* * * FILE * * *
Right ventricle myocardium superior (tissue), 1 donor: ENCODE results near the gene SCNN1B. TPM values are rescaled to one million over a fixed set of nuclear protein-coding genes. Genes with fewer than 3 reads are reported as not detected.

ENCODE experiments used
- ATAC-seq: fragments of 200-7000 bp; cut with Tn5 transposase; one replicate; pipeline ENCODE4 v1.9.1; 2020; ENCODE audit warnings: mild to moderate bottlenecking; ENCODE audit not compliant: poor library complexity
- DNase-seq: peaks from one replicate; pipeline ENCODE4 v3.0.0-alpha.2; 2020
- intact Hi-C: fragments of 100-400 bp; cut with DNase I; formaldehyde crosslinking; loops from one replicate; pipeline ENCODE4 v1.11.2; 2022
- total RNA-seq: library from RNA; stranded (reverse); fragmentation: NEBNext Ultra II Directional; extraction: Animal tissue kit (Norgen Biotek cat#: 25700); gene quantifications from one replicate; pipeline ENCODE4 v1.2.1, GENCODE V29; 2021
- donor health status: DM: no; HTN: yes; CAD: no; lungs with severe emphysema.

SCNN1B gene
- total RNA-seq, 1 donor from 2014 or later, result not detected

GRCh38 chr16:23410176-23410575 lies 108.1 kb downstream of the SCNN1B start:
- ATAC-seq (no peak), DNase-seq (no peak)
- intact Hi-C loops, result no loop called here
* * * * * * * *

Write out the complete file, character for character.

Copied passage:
Right ventricle myocardium superior (tissue), 1 donor: ENCODE results near the gene SCNN1B. TPM values are rescaled to one million over a fixed set of nuclear protein-coding genes. Genes with fewer than 3 reads are reported as not detected.

ENCODE experiments used
- ATAC-seq: fragments of 200-7000 bp; cut with Tn5 transposase; one replicate; pipeline ENCODE4 v1.9.1; 2020; ENCODE audit warnings: mild to moderate bottlenecking; ENCODE audit not compliant: poor library complexity
- DNase-seq: peaks from one replicate; pipeline ENCODE4 v3.0.0-alpha.2; 2020
- intact Hi-C: fragments of 100-400 bp; cut with DNase I; formaldehyde crosslinking; loops from one replicate; pipeline ENCODE4 v1.11.2; 2022
- total RNA-seq: library from RNA; stranded (reverse); fragmentation: NEBNext Ultra II Directional; extraction: Animal tissue kit (Norgen Biotek cat#: 25700); gene quantifications from one replicate; pipeline ENCODE4 v1.2.1, GENCODE V29; 2021
- donor health status: DM: no; HTN: yes; CAD: no; lungs with severe emphysema.

SCNN1B gene
- total RNA-seq, 1 donor from 2014 or later, result not detected

GRCh38 chr16:23410176-23410575 lies 108.1 kb downstream of the SCNN1B start:
- ATAC-seq (no peak), DNase-seq (no peak)
- intact Hi-C loops, result no loop called here